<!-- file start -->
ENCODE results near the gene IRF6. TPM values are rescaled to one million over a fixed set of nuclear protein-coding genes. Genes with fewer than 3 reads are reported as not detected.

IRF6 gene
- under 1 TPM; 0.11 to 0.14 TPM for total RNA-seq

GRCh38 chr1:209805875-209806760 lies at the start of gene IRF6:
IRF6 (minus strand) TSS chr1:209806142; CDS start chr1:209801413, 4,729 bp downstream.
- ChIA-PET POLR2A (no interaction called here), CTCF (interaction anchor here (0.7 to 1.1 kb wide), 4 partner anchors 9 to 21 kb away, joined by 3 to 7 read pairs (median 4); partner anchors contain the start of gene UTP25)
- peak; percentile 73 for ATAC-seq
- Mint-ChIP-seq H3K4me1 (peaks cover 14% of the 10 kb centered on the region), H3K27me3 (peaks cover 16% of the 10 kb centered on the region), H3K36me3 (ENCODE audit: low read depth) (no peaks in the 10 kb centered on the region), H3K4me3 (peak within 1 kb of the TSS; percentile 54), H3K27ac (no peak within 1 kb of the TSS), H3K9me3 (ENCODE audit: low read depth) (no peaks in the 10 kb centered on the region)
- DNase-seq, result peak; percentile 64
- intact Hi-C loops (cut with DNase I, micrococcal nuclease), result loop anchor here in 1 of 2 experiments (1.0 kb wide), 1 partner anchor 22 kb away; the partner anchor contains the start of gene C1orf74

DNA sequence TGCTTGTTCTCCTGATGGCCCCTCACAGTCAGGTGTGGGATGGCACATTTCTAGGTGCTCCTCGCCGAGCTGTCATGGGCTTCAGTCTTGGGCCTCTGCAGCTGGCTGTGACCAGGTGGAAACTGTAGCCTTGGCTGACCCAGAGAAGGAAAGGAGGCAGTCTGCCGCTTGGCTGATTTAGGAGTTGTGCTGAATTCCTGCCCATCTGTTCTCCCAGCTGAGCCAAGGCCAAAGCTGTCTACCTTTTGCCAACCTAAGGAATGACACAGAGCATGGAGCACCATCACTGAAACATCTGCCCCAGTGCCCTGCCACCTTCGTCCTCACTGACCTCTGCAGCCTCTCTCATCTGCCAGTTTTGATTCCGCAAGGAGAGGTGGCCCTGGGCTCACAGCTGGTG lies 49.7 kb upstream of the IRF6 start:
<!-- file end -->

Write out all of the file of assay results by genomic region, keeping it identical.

ENCODE results near the gene IRF6. TPM values are rescaled to one million over a fixed set of nuclear protein-coding genes. Genes with fewer than 3 reads are reported as not detected.

IRF6 gene
- under 1 TPM; 0.11 to 0.14 TPM for total RNA-seq

GRCh38 chr1:209805875-209806760 lies at the start of gene IRF6:
IRF6 (minus strand) TSS chr1:209806142; CDS start chr1:209801413, 4,729 bp downstream.
- ChIA-PET POLR2A (no interaction called here), CTCF (interaction anchor here (0.7 to 1.1 kb wide), 4 partner anchors 9 to 21 kb away, joined by 3 to 7 read pairs (median 4); partner anchors contain the start of gene UTP25)
- peak; percentile 73 for ATAC-seq
- Mint-ChIP-seq H3K4me1 (peaks cover 14% of the 10 kb centered on the region), H3K27me3 (peaks cover 16% of the 10 kb centered on the region), H3K36me3 (ENCODE audit: low read depth) (no peaks in the 10 kb centered on the region), H3K4me3 (peak within 1 kb of the TSS; percentile 54), H3K27ac (no peak within 1 kb of the TSS), H3K9me3 (ENCODE audit: low read depth) (no peaks in the 10 kb centered on the region)
- DNase-seq, result peak; percentile 64
- intact Hi-C loops (cut with DNase I, micrococcal nuclease), result loop anchor here in 1 of 2 experiments (1.0 kb wide), 1 partner anchor 22 kb away; the partner anchor contains the start of gene C1orf74

DNA sequence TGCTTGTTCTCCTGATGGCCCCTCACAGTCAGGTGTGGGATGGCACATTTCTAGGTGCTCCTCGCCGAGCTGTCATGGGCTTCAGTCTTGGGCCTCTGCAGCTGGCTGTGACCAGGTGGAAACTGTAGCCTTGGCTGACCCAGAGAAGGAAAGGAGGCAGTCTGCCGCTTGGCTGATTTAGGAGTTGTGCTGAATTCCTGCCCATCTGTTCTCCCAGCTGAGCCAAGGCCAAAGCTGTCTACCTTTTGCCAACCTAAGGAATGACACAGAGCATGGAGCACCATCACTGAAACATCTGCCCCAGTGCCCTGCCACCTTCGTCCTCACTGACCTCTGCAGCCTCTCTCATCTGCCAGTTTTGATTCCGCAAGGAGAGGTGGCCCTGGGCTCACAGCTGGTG lies 49.7 kb upstream of the IRF6 start: